Saturday, January 29, 2011

Dancing to Your Own Music

When an email arrived from the theater dance and performance studies programfrom the University at California at Berkeley announcing a lecture “about “Doing Dance Criticism,” I decided to go.

I thought the lecture would be a healthy experiment.  With a half hour before the program was to begin, I landed a parking spot and walked through Sather Gate and located Room 315 in Wheeler Hall, which was already filled with people.  There I found the famous quartet of dance criticism composed of:

Sarah Kaufman, dance critic for The Washington Post, won the 2010 Pulitzer Prize for Criticism.
Wendy Lesser, editor of The Threepenny Review, regularly writes about dance, music, and opera. She is the author of eight books, including The Amateur: An Independent Life in Letters and Nothing Remains the Same: Rereading and Remembering.
John Rockwell, former dance critic, music critic, and editor of The New York Times Arts and Leisure section, is the board chairman of the National Arts Journalism Program.
Lewis Segal, formerly the staff dance critic for the Los Angeles Times, is a freelance arts writer based in Hollywood and Barcelona.

Sarah Kaufman referred to her experience checking in at the airport and asked, “Why do people recoil from physical contact and prefer a quick, but questionable technology,” contrasting the pat-down to the x-ray scan, perhaps thinking of the theme of her next dance article. Wendy Lesser responded to Kaufman’s question and offered, “The scan is faster.” As a recipient of two hip replacements, which requires Lesser to undergo pat downs all over the world, she said that the scan procedure means that people can keep a closer eye on their computers rolling down the security assembly line.

But what about dance criticism? There were a variety of thoughts ranging from the notion that dance on stage, or to what the panel referred to as “concert dance” represents an accumulation of inputs from everyone who touches a performance. The age-old question posed by the poet, W.B. Yeats, “How can we tell the dancer from the dance?” was described in the same way that the poet did—we really can’t. Another panelist said that the ability to write well in evocative terms, crafting language to describe the physical experience of dance, was a big plus.  The last speaker held by his motto, “We don’t make the scene; the scene makes us.”

One of the critics let the cat out of the bag and voiced a concern for the future of dance criticism. As newspapers shrink and arts publications die, Rockwell acknowledged that bloggers on the Internet have challenged the relevance of dance criticism.  He said, “We’re in transition to a new business model that may eventually allow some people to earn a living.” He also hinted that the Internet may evolve into a pay-as-you-go model.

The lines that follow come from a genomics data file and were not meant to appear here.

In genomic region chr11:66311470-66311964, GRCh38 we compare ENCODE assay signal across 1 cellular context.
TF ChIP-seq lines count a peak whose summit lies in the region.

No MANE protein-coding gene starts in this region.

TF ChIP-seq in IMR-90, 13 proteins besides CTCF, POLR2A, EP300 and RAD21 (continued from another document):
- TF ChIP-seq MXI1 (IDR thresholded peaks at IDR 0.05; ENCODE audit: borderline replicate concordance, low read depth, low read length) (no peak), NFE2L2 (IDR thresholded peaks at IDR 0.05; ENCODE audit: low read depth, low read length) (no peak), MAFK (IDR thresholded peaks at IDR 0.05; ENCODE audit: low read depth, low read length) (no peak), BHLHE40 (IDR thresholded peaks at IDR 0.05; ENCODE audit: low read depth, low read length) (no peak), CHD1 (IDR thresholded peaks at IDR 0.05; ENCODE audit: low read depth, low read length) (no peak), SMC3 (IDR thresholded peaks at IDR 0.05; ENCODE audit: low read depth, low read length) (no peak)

Segal also acknowledged changing business models, recognizing that new TV sets now offer access to the Internet. As a result, he said, the “difference between cable and web sites will become blurred” and offer dance websites a viable future.

However,  the critics did not mention the impact of TV programs like “So You Think You Can Dance,” or “Dancing With the Stars,” in bringing dance to new public audiences, until that question was posed from the floor. Then everyone pitched in about articles they’d written on the subject. Some offered that the programs were “vulgar,” others were more positive in recognizing that dance-savvy judges offered the public an opportunity to become “dance literate.” Another critic wondered why the public needed to know about what steps composed the “Paso Robles,” for example, when they could simply discern “the movement,” which sounded like a Marie Antoinette “let them eat cake” attitude if there ever was one.

My take-aways? I learned that the world of dance, like every other place, is being seriously impacted by technology. I also felt that these four dance critics may be falling behind the public as You-Tube, the Internet, and TV programs legitimize forms such as B-Boy and Hip-Hop and bring dance to a new audience. Do these audiences have an interest in a  criticism that can expand beyond the world of concert dance? 

Maybe the panelists are dancing to their own music...

Sunday, January 23, 2011

Manduhai Across the Router

On weekends I Skype you,
wash sheets I bought when you lived here,
fall down on the bed.

There's no coffee in the house.
I remember my dream where ribs of darkness
decayed into a sandstorm of lightbulbs.

Nothing about coffee.
Fire, glass, and alcohol were part of it.
The Borromeo String Quartet scanned

Handel from laptops on music stands.
The iPhone glowed blue
with our songs.

I pressed Shuffle
but they fell flat,

a Genghis Khan
shooting from the hip
and the World Wide Web,

a Spice Trail across
routers with worm holes.
Later from the estuary

I emailed memories
scented in lavendar, rosemary,
and the back of your neck.

Tuesday, January 11, 2011

Manduhai the Wise

In the Year of the Tiger
when people could not sleep in their tents,

or birds in their nests,
I, Manduhai, Mongolian queen,

did not lift the tent flap of the man
whom people thought to share my bed,

but carried the spirit pole of my ancestors,
Dayan Khan, a cripple whose

bones were massaged with camel's milk
warmed in a silver bowl. I rescued the boy,

strapped him to my horse in a basket,
raised him on the battlefield

to be Great Khan, heir of Genghis.
Girls threw offerings of milk in the air.

Later when the steppes became mud,
we stepped through mud together,

and when it was cold,
we warmed out hands by the same fire.

With him, my waters gave birth to eight sons
and together we covered Mongolia

with the hooves of our mares.
From the Tuul River to the Orkhon,

we were two shafts of one cart
drawn by a white camel.

And when I could no longer
bear armor,

his memory was silk
on my heart and limbs.